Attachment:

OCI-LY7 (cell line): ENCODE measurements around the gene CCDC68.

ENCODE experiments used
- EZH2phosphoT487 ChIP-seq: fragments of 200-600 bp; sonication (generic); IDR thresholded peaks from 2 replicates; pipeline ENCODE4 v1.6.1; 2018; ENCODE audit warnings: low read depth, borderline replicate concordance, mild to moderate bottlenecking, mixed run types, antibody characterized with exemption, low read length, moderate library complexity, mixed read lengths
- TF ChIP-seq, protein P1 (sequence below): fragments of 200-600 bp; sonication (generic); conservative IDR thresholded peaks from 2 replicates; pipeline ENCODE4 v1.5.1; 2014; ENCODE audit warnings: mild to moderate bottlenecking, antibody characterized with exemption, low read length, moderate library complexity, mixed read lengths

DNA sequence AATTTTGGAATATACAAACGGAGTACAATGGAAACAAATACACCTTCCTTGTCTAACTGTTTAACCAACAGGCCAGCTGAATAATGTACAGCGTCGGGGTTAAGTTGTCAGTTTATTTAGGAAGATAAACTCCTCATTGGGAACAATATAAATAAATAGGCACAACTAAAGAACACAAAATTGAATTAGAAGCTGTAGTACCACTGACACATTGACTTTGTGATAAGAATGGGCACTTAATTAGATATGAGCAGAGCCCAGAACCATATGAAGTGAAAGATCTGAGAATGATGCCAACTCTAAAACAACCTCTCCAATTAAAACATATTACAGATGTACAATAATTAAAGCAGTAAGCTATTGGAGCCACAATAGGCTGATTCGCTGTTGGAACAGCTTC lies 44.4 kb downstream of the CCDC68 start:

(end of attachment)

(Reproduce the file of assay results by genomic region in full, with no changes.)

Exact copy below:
OCI-LY7 (cell line): ENCODE measurements around the gene CCDC68.

ENCODE experiments used
- EZH2phosphoT487 ChIP-seq: fragments of 200-600 bp; sonication (generic); IDR thresholded peaks from 2 replicates; pipeline ENCODE4 v1.6.1; 2018; ENCODE audit warnings: low read depth, borderline replicate concordance, mild to moderate bottlenecking, mixed run types, antibody characterized with exemption, low read length, moderate library complexity, mixed read lengths
- TF ChIP-seq, protein P1 (sequence below): fragments of 200-600 bp; sonication (generic); conservative IDR thresholded peaks from 2 replicates; pipeline ENCODE4 v1.5.1; 2014; ENCODE audit warnings: mild to moderate bottlenecking, antibody characterized with exemption, low read length, moderate library complexity, mixed read lengths

DNA sequence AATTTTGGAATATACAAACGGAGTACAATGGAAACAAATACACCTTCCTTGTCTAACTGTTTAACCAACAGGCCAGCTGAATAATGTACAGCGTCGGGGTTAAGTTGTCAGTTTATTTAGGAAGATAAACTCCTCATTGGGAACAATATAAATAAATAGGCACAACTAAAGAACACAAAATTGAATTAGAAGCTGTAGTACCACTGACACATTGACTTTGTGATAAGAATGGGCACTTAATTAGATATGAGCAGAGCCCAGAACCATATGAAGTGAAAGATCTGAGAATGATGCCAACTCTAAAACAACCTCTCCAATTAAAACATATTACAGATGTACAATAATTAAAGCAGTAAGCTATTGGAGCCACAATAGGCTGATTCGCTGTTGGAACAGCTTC lies 44.4 kb downstream of the CCDC68 start: